When you reflect on some of your most enjoyable memories of playing as a child, what kinds of experiences come to mind?

For me, these are memories of playing at my grandparents’ homes. One grandmother set aside some of her costume jewelry and old house dresses, along with a few pairs of high heels and hats that I donned and clomped through the house wearing.

My other grandparents’ home did not have a lot of toys or child-centered activities, but I clearly remember spending hours making paper dolls and designing their elaborate paper outfits.

Interestingly, adults do not figure prominently in these memories, although I do have a vague recollection that they were nearby. What makes these experiences so memorable is the sensation that I lost myself in the play for long periods of time.

Environments that encourage spontaneous activity spark creative play, opportunities for social relationships, physical mobility and strength, and problem-solving. But what inspires a great play experience?

Certainly, a great place for a 9-year-old may be different for a toddler. For a child under age 3, a safe place with easily enforced boundaries and adult supervision gives her the freedom to explore and learn about cause-and-effect with the environment: “I can nest all these metal mixing bowls in the bottom cabinet! And then dump all my blocks out of the laundry basket! Wow, that makes a great noise!”

For older preschoolers, a little more room to explore and a higher level of a challenge is necessary to stave off boredom. Play spaces might include building materials and crafts, as well as a few simple props -- blocks, small figurines and cars, play household items, dress-up clothes, big cardboard boxes -- that give children the opportunity to make up and act out stories.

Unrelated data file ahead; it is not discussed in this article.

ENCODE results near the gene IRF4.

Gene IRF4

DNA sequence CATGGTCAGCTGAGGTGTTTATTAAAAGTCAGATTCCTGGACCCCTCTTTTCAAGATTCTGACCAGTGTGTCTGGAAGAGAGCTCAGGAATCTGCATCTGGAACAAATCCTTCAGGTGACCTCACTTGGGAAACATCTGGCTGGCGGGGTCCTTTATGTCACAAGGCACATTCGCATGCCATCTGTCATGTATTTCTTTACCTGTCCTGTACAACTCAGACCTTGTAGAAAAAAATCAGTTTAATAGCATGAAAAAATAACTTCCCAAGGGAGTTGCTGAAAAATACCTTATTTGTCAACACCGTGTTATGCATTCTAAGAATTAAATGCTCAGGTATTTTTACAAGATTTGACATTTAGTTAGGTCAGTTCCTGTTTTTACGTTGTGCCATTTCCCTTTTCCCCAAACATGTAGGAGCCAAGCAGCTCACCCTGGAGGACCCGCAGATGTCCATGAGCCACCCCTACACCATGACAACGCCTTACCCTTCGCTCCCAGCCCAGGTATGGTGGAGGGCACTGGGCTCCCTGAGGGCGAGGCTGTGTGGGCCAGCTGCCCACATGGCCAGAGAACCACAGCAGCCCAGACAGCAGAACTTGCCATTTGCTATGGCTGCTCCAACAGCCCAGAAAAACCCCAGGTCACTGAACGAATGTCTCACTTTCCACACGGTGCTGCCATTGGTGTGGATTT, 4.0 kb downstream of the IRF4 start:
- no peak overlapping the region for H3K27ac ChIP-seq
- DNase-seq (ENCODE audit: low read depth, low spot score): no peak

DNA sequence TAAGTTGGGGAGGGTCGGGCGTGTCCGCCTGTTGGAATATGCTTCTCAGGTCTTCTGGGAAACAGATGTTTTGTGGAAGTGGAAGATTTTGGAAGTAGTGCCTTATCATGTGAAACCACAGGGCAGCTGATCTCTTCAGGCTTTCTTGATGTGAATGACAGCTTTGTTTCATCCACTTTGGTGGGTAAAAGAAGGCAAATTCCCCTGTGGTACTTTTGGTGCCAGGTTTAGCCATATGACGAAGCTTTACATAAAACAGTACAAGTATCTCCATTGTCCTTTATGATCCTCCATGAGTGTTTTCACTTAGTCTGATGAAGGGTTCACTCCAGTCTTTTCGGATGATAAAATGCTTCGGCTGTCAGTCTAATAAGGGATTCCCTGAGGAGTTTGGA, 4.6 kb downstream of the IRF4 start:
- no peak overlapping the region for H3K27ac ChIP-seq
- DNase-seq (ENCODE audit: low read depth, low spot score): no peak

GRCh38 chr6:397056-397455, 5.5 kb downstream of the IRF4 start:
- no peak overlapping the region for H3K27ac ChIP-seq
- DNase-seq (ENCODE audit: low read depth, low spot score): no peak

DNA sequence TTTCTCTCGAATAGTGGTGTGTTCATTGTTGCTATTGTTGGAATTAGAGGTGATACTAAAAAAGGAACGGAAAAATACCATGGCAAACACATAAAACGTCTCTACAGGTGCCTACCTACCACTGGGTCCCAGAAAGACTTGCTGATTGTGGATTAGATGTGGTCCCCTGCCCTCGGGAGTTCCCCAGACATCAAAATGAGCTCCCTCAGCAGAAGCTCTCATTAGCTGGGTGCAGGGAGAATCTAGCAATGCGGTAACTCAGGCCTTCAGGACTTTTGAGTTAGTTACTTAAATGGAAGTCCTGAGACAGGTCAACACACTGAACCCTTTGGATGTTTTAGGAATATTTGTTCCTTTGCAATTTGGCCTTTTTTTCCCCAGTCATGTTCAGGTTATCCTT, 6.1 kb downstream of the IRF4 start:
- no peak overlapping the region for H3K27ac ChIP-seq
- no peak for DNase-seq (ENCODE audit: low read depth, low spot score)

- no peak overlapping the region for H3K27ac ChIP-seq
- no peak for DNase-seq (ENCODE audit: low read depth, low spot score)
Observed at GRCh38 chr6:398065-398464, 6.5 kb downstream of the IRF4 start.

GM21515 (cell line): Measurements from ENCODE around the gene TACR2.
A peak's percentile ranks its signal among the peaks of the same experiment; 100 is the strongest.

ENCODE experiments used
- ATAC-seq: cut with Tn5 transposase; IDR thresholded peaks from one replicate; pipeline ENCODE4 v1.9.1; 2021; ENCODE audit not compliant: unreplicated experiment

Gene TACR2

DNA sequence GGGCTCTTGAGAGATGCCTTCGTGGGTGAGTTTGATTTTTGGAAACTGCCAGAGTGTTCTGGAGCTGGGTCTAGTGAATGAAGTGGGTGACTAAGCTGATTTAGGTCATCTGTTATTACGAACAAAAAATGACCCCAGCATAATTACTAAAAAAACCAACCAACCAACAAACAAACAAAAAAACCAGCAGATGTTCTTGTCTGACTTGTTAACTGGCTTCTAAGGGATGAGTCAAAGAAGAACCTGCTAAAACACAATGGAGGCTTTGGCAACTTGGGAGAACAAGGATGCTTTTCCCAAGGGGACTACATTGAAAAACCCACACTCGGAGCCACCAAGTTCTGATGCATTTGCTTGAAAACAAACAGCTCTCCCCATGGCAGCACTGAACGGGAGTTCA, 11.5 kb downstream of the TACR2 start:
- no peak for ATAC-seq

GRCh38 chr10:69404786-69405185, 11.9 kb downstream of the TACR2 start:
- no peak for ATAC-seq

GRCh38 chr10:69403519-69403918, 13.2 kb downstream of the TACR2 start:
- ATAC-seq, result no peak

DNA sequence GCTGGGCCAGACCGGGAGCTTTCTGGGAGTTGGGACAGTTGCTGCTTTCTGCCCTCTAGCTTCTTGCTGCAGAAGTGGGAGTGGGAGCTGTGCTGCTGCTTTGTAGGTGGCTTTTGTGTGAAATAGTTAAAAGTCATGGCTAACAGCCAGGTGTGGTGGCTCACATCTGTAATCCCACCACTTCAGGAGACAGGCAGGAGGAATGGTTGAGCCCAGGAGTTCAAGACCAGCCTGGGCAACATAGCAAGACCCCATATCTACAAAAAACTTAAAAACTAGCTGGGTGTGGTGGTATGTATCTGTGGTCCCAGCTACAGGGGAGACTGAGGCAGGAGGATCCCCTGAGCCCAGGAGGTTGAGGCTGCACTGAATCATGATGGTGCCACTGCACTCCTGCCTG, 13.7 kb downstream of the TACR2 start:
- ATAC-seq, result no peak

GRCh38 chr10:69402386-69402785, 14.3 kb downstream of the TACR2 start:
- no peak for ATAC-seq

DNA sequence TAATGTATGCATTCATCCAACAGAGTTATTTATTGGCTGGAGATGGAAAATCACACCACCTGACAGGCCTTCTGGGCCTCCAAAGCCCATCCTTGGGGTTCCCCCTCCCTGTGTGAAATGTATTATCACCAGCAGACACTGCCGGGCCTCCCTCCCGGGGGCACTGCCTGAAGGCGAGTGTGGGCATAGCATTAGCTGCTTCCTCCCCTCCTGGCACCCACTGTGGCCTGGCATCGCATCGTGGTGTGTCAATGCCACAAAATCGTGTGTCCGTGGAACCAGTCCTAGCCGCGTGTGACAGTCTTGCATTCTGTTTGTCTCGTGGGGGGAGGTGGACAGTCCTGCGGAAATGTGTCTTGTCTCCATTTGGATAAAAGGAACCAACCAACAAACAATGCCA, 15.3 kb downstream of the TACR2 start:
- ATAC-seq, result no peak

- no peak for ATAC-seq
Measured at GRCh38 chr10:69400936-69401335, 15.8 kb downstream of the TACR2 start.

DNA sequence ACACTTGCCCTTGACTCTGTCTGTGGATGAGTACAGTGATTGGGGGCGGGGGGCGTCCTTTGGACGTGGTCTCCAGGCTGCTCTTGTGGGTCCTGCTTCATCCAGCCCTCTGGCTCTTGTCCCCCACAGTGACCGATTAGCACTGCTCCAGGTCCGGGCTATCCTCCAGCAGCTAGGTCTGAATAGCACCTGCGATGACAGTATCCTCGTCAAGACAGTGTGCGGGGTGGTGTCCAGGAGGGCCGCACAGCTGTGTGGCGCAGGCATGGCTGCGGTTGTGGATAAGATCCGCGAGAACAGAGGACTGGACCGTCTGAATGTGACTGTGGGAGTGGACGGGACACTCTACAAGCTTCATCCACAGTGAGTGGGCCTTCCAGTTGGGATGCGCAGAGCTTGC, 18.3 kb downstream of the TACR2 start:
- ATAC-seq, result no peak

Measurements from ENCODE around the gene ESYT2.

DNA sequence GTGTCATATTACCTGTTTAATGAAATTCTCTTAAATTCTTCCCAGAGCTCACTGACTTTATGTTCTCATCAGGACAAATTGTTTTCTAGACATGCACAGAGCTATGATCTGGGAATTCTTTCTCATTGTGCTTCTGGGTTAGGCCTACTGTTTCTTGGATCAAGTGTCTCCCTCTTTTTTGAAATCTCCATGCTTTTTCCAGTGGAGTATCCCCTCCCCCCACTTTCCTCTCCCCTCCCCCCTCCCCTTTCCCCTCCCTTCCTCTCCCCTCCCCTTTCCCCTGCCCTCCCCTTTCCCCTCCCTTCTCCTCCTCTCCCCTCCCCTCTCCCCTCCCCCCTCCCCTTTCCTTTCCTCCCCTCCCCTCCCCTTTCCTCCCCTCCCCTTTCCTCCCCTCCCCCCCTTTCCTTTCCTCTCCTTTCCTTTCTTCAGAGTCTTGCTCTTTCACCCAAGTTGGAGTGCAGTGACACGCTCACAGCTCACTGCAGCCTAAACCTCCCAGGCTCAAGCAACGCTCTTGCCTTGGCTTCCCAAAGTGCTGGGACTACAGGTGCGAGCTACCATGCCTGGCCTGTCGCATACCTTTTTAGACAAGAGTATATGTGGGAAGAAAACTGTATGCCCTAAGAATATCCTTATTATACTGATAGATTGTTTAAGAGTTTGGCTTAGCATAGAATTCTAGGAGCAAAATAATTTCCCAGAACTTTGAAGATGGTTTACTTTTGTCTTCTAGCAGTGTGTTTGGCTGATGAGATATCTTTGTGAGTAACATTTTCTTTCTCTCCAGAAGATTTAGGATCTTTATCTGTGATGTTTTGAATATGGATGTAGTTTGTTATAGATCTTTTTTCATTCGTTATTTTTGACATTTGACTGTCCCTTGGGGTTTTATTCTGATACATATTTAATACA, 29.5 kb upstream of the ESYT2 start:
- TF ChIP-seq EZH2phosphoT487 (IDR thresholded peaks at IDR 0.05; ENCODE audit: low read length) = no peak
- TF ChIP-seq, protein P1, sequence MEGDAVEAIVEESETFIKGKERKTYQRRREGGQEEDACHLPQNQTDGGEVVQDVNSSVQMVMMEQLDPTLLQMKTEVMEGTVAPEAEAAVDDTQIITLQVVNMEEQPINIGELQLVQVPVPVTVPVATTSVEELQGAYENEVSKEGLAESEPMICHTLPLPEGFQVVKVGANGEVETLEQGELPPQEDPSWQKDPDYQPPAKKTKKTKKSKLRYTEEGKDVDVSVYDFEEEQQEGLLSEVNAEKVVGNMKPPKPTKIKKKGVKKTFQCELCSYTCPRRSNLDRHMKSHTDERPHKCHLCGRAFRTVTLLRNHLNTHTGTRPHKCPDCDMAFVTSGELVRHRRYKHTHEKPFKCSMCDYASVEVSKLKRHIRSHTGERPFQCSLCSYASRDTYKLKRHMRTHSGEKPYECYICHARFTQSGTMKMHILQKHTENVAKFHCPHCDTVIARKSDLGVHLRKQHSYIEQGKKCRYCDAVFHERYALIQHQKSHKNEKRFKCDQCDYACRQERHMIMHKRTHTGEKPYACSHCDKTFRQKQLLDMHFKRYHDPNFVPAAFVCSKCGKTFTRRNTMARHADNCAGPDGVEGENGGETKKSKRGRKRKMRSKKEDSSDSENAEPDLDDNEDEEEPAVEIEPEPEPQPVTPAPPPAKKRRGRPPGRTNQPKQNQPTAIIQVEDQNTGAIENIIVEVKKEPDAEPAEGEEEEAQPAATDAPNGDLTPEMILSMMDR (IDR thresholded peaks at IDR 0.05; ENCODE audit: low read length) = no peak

Research indicates that children who are better at pretend play are often highly skilled at problem solving and figuring out solutions. However, boredom can be an underrated experience. Watching clouds drift by with a 5-year-old and talking about what pictures they form can lead to long conversations or just quiet thoughts.

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There are certain aspects that make play spaces more likely to be used. If an activity is easily cleaned up or put aside, a parent is more likely to encourage that kind of play. For example, limiting play dough to the kitchen counter makes it a more acceptable and spontaneous activity.

Create a spot where ongoing projects are safely out of the way but can be worked on regularly to keep an activity going for days. Having a few clear bins that are organized by type of toy, as opposed to dumping everything in one box, makes cleanup easier and toys more inviting.

When your child is ready, set up a self-serve art area with materials such as paper, markers, safety scissors, tape, stickers, for long stretches of creative activity.

If you, as a parent, feel overwhelmed by the clutter that seems to come along with playtime, keep in mind that sometimes less is more. It’s fine, even desirable, to limit the amount of toys out and available to children at one time. Do some culling, or put many of your child’s toys in a box and rotate them every week.

Your child will play more with what is available. Include a safe place to throw, jump, run and dance (for gross motor activity), along with art materials, books, and imaginative toys and props, for some variety in play options.

And of course, include your child in some daily cleanup rituals so the responsibility becomes part of the routine.

Running out of ideas? There are many books and online resources with ideas for age-appropriate play ideas. Or visit the many play spaces around town designed for young children.

 

Lisa Phillips is parent educator at the Parenting Center at Children's Hospital who writes our award-winning Parenting Corner column. 

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